I’ve not been as big of a fan of Rick Riordan’s Trials of Apollo series as some of his others but my son still enjoys the read-aloud aspects, so I am full in on reading the series. We just finished The Dark Prophecy, but it took us all summer to read, which is unusual for us. I think what gets me is the voice of Apollo here, as he undergoes his trials as human to learn humility.
I do appreciate seeing familiar characters — Thalia Grace, Grover, etc. — and can see how Riordan continues to plant the seeds for future books in the current ones, dipping into other cultural mythologies as he explores the main terrain of Greek and Roman myths.
Here, Apollo continues to confront past decisions made when he was God who cared little for his human followers, and as a human now, he must both make amends and depend upon others. His godly powers come and go, and he is beholden to a young girl demi-god who has the power to give him orders he must follow. Meanwhile, his quest to confront and defeat former Emperors as well as grapple with the various powers of prophecies moves the narrative along.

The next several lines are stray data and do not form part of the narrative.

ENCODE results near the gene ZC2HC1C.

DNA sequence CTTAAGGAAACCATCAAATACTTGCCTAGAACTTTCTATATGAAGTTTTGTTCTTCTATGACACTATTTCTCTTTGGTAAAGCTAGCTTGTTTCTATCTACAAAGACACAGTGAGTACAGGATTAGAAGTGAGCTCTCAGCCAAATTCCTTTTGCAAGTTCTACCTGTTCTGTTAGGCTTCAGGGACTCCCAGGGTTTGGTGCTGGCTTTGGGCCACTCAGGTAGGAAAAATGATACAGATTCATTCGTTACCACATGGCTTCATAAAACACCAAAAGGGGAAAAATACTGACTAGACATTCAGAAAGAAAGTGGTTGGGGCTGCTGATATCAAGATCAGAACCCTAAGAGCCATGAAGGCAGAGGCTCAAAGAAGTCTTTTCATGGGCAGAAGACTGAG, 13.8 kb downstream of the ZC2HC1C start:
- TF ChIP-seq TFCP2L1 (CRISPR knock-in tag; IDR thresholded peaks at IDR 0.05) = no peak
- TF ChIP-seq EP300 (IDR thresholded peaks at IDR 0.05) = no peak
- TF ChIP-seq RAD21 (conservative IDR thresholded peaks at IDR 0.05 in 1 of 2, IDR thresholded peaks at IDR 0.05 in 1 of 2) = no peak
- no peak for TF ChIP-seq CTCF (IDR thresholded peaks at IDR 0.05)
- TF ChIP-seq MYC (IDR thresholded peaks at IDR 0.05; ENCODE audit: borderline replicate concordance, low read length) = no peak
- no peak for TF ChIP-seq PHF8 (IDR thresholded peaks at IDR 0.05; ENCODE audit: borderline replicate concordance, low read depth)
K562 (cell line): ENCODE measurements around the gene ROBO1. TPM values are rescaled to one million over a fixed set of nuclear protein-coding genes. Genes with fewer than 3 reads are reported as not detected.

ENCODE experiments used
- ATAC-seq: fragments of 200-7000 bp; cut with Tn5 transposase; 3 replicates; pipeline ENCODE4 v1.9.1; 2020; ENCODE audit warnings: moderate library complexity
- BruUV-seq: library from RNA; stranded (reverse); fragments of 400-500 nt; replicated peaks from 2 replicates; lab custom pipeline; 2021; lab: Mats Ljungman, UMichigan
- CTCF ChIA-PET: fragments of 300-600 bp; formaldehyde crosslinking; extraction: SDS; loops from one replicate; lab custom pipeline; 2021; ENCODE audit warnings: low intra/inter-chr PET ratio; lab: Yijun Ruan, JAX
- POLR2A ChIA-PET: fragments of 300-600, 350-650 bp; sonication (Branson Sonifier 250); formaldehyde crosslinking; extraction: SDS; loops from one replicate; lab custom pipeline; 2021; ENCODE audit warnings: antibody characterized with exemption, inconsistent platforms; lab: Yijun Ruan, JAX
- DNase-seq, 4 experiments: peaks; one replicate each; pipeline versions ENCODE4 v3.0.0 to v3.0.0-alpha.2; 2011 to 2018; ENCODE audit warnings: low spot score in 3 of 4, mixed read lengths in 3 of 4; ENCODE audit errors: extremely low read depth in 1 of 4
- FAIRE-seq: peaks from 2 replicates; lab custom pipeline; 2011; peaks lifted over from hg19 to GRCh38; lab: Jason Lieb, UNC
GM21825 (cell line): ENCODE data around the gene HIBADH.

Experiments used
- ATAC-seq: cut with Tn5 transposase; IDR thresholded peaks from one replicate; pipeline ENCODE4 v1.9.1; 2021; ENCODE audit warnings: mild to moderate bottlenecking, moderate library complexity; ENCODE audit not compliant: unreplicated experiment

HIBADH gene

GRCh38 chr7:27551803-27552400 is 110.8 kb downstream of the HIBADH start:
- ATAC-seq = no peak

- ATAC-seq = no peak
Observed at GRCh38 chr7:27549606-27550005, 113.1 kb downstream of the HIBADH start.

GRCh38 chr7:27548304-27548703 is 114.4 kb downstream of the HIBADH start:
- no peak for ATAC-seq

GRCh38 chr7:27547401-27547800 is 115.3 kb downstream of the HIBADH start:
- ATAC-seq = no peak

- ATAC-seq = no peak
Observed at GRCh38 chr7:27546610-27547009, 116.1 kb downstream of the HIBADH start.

I think upper elementary and middle school readers of a certain genre will appreciate Riordan’s writing style — a mix of humor and adventure that seems a bit light on development — and my 12-year-old son still wishes they could make some of these books into good movies (he was not impressed with either Percy Jackson flick.)
Peace (by the gods),